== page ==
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FIGURE 8. Models of the five relationships of ppGpp and 15 persister genes in the presence of norfloxacin. The gray circles on both flanks of the figures represent the five classifications of the 15 persister genes, A “dependent,” B “positive reinforcement,” C “antagonistic,” D “epistasis” and E “irrelevant”; The relative persister levels of W3110, ΔrelA and single or double-gene knockout mutant strains of the 15 persister genes are presented as the gray part of the columns; www.frontiersin.org and www.frontiersin.org refer to single and double-gene knockout mutant strains, respectively. The “www.frontiersin.org” symbolized the double-gene knockout mutant strains of four persister genes (phoU, oxyR, tisAB, glpD) failed to be constructed.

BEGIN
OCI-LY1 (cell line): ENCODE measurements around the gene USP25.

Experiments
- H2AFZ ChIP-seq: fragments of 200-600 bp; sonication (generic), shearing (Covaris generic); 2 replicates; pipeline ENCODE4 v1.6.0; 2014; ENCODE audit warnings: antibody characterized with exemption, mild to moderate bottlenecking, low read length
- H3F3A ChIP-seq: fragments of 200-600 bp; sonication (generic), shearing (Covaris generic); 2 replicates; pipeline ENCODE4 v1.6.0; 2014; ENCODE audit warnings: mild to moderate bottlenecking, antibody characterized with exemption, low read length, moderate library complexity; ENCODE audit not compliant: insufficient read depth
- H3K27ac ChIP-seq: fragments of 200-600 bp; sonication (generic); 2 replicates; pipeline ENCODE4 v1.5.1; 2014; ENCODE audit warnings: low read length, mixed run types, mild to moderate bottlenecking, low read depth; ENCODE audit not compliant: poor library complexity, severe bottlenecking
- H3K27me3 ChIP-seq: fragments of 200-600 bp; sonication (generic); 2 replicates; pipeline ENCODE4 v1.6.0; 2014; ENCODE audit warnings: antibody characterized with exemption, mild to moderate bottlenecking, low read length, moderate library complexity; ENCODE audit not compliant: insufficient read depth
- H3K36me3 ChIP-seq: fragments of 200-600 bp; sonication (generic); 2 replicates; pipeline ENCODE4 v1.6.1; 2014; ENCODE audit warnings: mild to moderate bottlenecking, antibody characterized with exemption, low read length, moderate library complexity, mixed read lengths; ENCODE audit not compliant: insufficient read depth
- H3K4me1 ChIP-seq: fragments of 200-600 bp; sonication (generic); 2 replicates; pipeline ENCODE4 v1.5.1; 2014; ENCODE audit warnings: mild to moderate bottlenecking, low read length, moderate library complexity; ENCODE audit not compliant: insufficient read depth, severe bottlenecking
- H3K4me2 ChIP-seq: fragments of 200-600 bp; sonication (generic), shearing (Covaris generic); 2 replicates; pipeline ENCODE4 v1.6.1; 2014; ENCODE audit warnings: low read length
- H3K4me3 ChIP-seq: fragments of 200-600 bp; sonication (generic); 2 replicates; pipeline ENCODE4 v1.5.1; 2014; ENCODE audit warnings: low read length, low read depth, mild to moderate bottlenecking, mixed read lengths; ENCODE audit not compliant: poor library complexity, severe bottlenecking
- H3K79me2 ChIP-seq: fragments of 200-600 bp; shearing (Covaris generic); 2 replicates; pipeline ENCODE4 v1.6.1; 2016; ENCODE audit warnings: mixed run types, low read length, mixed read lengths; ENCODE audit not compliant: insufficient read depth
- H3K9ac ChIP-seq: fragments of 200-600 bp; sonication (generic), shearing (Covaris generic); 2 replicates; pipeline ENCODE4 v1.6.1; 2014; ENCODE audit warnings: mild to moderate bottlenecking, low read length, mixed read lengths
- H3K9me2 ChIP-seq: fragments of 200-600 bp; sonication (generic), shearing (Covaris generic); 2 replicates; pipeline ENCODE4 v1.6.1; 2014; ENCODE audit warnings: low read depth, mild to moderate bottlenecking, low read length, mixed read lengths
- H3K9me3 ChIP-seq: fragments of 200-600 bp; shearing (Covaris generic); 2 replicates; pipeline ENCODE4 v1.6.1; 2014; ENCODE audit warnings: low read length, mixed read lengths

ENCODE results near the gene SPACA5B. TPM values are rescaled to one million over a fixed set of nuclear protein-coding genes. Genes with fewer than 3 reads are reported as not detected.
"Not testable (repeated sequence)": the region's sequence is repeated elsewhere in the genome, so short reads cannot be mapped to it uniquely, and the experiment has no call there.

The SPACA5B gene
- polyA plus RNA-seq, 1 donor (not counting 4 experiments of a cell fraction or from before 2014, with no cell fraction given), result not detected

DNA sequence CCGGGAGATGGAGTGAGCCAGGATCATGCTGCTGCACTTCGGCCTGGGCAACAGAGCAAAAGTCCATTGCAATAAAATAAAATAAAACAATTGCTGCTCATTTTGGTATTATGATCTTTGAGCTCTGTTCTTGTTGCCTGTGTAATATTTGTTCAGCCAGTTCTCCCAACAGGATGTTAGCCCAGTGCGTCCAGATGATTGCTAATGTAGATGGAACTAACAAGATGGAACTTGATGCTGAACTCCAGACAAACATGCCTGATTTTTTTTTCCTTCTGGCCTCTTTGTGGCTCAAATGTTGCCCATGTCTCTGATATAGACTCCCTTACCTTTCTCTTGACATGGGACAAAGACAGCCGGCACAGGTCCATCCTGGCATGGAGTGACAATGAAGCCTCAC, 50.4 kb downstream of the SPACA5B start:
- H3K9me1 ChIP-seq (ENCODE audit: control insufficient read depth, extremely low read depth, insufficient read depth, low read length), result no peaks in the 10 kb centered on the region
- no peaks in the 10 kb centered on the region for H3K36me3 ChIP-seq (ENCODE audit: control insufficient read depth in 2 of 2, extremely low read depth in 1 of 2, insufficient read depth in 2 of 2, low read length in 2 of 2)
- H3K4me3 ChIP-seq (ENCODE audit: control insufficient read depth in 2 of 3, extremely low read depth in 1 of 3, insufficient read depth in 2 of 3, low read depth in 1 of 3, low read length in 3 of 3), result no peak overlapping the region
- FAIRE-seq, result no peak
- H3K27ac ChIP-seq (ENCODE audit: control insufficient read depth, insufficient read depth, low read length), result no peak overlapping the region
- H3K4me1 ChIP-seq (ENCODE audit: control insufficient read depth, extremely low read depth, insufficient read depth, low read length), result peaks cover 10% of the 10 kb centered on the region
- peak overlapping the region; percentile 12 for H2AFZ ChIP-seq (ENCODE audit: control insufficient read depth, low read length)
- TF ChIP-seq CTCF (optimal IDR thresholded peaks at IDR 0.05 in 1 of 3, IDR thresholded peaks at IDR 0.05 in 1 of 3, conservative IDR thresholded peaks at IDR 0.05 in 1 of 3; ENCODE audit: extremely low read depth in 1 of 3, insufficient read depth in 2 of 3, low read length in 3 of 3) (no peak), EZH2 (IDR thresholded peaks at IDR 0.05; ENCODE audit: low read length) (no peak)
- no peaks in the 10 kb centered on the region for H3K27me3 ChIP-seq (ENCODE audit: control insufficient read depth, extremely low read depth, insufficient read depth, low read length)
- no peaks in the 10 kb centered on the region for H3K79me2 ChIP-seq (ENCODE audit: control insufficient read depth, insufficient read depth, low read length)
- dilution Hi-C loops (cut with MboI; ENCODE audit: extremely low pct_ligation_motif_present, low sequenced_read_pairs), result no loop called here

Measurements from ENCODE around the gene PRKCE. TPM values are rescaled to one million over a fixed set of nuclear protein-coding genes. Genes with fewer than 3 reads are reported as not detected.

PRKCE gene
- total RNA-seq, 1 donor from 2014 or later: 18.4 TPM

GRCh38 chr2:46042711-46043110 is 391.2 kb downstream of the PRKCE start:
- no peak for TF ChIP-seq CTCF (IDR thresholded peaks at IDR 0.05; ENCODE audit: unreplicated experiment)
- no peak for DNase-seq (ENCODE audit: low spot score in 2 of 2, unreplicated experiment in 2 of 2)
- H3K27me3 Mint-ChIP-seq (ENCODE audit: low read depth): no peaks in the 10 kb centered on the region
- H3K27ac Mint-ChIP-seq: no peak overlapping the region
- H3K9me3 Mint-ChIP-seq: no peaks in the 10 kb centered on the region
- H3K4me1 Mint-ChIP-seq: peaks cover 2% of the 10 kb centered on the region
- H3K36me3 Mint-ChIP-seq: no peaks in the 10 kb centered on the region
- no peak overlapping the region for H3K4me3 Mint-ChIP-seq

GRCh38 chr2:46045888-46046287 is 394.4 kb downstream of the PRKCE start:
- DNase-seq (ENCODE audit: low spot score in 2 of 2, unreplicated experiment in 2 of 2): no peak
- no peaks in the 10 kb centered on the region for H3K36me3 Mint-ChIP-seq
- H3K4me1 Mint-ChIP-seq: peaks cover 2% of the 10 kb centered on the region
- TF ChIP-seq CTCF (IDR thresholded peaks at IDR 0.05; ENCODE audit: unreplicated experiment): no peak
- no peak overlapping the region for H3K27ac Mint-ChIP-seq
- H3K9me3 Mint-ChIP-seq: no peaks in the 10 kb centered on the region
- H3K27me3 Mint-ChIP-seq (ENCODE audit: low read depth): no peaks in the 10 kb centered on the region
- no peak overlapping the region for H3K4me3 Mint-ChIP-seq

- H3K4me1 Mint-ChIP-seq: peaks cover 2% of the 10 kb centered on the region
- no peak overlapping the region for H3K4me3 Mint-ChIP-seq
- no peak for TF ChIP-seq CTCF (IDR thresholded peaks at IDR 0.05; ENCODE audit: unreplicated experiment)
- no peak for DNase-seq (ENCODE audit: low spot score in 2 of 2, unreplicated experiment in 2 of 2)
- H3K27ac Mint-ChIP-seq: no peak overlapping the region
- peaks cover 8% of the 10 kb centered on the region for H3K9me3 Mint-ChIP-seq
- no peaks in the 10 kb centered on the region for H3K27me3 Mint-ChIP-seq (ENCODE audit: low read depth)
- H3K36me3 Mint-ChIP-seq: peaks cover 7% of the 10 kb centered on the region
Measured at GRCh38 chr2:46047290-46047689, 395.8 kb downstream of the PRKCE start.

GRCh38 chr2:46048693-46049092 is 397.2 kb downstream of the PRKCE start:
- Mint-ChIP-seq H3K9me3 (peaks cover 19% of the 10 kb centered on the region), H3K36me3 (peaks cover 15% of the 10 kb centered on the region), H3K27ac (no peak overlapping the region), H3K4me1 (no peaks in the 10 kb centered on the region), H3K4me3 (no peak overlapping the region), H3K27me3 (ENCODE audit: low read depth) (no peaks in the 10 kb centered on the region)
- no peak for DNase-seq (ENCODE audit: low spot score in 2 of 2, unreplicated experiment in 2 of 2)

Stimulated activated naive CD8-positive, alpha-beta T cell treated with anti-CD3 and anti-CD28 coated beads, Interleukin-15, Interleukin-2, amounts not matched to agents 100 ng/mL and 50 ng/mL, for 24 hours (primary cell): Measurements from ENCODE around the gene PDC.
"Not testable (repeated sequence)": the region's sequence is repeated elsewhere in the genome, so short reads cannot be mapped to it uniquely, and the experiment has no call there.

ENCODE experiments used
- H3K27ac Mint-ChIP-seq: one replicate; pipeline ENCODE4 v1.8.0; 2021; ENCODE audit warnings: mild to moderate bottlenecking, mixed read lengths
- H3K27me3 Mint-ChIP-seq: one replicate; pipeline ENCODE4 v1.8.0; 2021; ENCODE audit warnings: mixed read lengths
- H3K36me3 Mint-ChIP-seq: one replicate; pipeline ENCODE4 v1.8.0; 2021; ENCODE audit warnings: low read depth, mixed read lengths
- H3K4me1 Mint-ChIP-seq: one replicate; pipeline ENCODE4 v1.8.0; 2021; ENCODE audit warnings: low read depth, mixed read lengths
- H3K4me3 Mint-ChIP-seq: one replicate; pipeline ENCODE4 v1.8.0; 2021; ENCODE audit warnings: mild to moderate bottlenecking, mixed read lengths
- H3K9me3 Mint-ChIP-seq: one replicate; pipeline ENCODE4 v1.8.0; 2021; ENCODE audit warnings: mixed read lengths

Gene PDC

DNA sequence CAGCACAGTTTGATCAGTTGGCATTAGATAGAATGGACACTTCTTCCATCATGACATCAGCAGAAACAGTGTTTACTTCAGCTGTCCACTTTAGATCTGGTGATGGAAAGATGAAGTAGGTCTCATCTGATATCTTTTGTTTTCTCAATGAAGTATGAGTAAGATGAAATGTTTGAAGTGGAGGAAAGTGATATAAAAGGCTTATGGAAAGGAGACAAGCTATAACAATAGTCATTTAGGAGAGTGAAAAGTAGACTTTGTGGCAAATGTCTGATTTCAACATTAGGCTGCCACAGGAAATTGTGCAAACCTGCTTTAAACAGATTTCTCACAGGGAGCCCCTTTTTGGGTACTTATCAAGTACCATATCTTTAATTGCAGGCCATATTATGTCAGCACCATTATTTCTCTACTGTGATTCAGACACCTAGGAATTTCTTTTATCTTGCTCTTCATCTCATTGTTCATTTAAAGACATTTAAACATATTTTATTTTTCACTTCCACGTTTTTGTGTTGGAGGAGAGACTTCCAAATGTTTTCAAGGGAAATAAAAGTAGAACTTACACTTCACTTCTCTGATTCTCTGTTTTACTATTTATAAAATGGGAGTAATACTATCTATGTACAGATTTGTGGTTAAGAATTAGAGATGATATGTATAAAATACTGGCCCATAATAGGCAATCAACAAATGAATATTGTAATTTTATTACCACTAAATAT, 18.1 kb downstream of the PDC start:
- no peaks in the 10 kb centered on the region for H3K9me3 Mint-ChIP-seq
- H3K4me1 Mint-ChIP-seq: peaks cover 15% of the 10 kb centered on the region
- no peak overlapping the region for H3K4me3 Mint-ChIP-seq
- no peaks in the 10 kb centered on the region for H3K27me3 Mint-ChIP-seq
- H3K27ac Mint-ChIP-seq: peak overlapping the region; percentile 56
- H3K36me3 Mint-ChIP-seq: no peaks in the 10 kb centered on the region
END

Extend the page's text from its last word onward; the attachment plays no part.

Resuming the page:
The second category is that persister genes have positive reinforcement effect with (p)ppGpp in persister formation. We defined it as “positive reinforcement effect” because their double knockout mutants had lower persister levels than either their own single gene mutants or ΔrelA. Genes in this group are involved in pathways of trans-translation (ssrA), SOS response (recA), a global regulator (rpoS), and indole signaling pathways (pspF). Of these genes, pspF showed such a relationship with (p)ppGpp for all the three antibiotics while ssrA did so for gentamicin and norfloxacin. For recA and rpoS, we observed this effect only in the presence of norfloxacin or gentamicin. The results presented here may have two explanations. The first is that the two pathways affect persister formation independently and consequently lead to the lower persister levels. But this explanation does not seem to apply for pspF in ampicillin treatment and ssrA in gentamicin treatment. Because ΔpspF and ΔssrA produced similar persister levels as W3110, the persister levels of their double-gene knockout mutants with relA were expected to be the same as ΔrelA accordingly, but surprisingly the two double knockout mutants exhibited much lower persister levels than ΔrelA did. Because Psp pathway is involved in indole-induced persister formation (Vega et al., 2012), and this suggests that there may be an interaction between stringent response and indole signaling pathways. We propose that there may be an induction of (p)ppGpp in ΔpspF which maintains its persister level. When we delete relA in ΔpspF, the (p)ppGpp induction is impaired which results in the significantly low persister level. Or another explanation is that the higher persister levels in single-gene knockout mutants (ΔpspF, ΔssrA, ΔrecA and ΔrpoS) compared with their double-gene knockout strains required the production of (p)ppGpp, so when relA was deleted, (p)ppGpp production sharply decreased and resulted in the low persister levels of the double knockout mutants. And it is readily adaptable for rpoS. Previous work showed the induction of (p)ppGpp by IPTG may positively regulate RpoS in MG1655 via dksA (Brown et al., 2002). Besides, (p)ppGpp is a plausible participant in stresses associated with RpoS regulation (Lange and Hengge-Aronis, 1994; Cassels et al., 1995; Hengge-Aronis, 1996; Loewen et al., 1998). Kayama and colleagues also revealed that in Pseudomonas aeruginosa, rpoS implemented its role in ofloxacin tolerance through (p)ppGpp although the exact mechanism involved in ofloxacin tolerance was not elucidated (Kayama et al., 2009). Based on the above reasons, we proposed that in terms of persister formation of E. coli, global regulators RpoS and (p)ppGpp are also interrelated and interact with each other, they may be both induced to maintain bacterial survival when exposed to antibiotic (gentamicin). When either of the two genes is deleted, the surviving cells will decrease. However, the extent of decrease is less than that when they are both deleted. As for single-gene deletion mutant, another gene can still function in other pathways involved in persistence. It is also possible that the four genes (pspF, ssrA, recA and rpoS) may play a key role in maintaining the low concentration of (p)ppGpp in ΔrelA via SpoT, another (p)ppGpp synthetase with a weak synthetic activity. Deletion of them can severely affect the production of ppGpp, and consequently lead to the lower persister levels. This will be tested in future studies.